Submarine Geohazards and Sedimentology
The Submarine Geohazards and Sedimentology research group studies underwater landslides and flows of sediment, where the scales involved can be spectacular. The largest landslides on our planet occur underwater, some of them being bigger than Scotland. Perhaps more remarkably, these landslides occur on seafloor with a gradient of just one or two degrees. Slopes on land with such low gradients are almost always stable.
We seek to understand the risk posed by tsunamis generated by underwater landslides, how they are triggered, and why such large-scale failure can occur on such low gradients. Our work has involved studying large landslides generated by volcanic flank collapse in the Canary Islands, and Cape Verde Islands. More recently, we have collected the most detailed geophysical dataset (including the first three-dimensional seismic survey) yet available for submarine landslides, located offshore from an active volcano on Montserrat in the Lesser Antilles.
We are a centre of excellence for studying flows of sediment called turbidity currents that travel (sometimes very quickly at up to 20 m/s) along the seafloor. These flows are one of the most important processes for moving sediment across our planet, and just one turbidity current can transport more sediment than the annual flux from all of the world’s rivers.
Turbidity currents sometimes travel for several thousand kilometres across gradients of less than 0.1°, making them the longest run-out sediment density flows yet recognised on Earth. The flows can be very destructive, breaking networks of cables on the seafloor. This cable network carries over 95 % of international telecommunications; only 5 % is routed via satellites. The cables underpin the internet, global financial markets and many other aspects of our daily lives.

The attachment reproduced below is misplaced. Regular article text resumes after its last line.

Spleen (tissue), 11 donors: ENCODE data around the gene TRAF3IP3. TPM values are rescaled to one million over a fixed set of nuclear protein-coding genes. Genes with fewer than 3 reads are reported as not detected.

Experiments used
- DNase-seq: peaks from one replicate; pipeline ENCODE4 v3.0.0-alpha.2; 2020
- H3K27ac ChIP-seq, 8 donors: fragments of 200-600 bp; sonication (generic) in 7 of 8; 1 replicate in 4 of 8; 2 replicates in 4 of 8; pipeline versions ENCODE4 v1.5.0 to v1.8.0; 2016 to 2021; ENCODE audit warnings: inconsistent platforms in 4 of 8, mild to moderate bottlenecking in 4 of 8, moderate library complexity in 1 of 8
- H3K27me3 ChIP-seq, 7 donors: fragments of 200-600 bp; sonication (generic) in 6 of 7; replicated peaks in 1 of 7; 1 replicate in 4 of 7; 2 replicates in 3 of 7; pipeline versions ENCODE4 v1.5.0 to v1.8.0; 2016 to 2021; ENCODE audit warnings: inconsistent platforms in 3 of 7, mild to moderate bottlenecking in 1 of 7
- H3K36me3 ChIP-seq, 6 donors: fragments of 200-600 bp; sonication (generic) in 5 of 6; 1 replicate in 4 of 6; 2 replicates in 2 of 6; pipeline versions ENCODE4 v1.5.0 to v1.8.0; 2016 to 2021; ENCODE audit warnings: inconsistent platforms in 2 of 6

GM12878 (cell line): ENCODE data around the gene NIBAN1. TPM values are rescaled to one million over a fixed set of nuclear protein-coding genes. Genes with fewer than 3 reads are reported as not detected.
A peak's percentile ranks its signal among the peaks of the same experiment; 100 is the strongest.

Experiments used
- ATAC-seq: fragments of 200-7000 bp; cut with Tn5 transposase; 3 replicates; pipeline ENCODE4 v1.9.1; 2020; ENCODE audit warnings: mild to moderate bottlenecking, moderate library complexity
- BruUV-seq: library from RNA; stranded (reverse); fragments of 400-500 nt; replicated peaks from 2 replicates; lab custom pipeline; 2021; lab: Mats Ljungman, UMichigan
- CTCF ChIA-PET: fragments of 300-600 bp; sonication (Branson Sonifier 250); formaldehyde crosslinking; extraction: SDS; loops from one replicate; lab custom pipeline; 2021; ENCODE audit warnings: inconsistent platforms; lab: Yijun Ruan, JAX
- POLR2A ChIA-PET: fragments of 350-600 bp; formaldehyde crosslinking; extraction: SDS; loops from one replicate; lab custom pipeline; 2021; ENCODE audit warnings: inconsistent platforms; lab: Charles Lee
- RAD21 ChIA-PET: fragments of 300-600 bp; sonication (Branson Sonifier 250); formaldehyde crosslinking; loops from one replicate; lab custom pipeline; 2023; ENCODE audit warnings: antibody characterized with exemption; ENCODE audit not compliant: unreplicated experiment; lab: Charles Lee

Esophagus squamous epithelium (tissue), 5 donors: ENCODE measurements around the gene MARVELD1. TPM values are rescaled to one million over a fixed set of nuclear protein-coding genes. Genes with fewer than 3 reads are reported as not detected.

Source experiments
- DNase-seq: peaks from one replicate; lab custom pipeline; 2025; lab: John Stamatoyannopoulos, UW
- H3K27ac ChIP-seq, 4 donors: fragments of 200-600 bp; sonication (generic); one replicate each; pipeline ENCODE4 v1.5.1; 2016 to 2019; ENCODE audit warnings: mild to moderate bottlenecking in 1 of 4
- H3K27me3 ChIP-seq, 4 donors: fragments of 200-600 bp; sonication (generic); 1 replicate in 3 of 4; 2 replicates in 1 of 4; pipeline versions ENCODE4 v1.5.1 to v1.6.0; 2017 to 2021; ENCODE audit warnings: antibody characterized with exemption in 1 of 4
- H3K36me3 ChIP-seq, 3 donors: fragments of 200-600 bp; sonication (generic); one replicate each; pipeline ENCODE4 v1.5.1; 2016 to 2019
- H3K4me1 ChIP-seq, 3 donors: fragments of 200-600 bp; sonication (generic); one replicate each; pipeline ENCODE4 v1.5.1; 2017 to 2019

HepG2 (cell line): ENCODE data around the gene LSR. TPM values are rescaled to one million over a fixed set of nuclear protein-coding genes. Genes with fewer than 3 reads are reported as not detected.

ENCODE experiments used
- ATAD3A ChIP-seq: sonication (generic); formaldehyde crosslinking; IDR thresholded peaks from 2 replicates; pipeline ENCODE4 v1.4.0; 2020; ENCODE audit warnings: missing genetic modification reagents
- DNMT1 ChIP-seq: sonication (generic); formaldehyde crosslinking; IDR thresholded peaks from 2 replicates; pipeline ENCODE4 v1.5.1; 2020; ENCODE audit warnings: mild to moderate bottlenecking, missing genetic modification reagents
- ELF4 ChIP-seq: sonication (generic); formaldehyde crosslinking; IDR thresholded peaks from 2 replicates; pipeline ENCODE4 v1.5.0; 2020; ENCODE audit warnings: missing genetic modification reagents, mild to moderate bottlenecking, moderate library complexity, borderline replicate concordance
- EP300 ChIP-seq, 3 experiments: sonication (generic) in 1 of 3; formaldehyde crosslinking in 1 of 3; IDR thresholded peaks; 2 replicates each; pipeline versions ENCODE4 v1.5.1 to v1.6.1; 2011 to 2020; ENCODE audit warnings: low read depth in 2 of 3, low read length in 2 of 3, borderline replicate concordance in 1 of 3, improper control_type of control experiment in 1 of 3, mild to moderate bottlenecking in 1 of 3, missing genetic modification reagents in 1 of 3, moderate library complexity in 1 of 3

For instance, turbidity currents broke cables offshore from SE Taiwan in 2006, 2009, and 2010, causing severe disruption to South East Asia’s regional and global telecommunications in 2006.
Turbidity currents have produced the largest sediment accumulations on Earth called submarine fans. Ancient submarine fan deposits now hold some of our largest subsurface oil and gas reserves, whereas turbidity currents and submarine landslides are a hazard to seafloor structures used to recover those oil and gas reserves.
Our research integrates mapping and sampling of the modern sea floor, analysis of ancient rock sequences, physical laboratory experiments, and numerical modelling. We benefit from close collaborations with colleagues in the School of Ocean and Earth Sciences and the School of Civil Engineering and the Environment in the University of Southampton.